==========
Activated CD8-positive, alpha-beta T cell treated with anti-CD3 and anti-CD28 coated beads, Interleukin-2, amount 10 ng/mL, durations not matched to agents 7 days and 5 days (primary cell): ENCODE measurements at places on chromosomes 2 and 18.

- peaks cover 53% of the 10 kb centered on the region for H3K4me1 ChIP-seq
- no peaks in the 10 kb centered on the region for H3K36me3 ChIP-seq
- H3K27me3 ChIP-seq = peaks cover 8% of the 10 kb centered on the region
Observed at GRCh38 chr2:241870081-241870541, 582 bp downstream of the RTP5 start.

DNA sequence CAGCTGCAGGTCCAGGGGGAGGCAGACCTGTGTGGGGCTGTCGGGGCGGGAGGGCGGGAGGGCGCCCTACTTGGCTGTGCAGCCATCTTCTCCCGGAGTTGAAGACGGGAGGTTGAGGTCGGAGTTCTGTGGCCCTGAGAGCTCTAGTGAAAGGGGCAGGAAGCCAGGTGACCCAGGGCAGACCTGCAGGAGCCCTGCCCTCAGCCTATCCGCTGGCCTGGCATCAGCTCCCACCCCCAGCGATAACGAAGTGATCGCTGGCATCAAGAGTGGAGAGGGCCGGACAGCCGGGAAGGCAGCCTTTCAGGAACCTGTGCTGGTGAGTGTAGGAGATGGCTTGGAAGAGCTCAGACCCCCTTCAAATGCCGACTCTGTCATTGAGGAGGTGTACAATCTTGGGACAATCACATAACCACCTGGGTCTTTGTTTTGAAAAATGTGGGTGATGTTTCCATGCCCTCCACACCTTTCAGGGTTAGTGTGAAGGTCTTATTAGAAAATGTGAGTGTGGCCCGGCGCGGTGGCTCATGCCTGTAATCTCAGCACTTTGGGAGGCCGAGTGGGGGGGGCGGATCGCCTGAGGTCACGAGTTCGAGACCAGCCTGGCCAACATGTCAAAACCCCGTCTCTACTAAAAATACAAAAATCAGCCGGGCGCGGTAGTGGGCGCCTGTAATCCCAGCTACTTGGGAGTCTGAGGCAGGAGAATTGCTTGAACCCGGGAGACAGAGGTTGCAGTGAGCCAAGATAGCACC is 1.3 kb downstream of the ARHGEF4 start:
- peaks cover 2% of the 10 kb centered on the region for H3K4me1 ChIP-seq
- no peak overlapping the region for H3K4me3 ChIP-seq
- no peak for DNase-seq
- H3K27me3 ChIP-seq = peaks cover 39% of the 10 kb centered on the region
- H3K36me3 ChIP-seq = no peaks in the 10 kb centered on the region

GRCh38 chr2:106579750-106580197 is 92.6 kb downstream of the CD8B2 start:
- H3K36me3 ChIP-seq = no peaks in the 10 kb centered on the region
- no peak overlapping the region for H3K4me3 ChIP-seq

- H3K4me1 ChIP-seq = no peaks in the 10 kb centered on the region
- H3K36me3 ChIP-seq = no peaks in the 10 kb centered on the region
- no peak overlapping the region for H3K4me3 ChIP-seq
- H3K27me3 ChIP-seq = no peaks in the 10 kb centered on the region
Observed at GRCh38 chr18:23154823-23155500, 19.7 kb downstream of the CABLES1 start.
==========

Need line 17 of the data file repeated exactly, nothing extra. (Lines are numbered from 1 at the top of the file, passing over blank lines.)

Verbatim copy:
- no peak overlapping the region for H3K4me3 ChIP-seq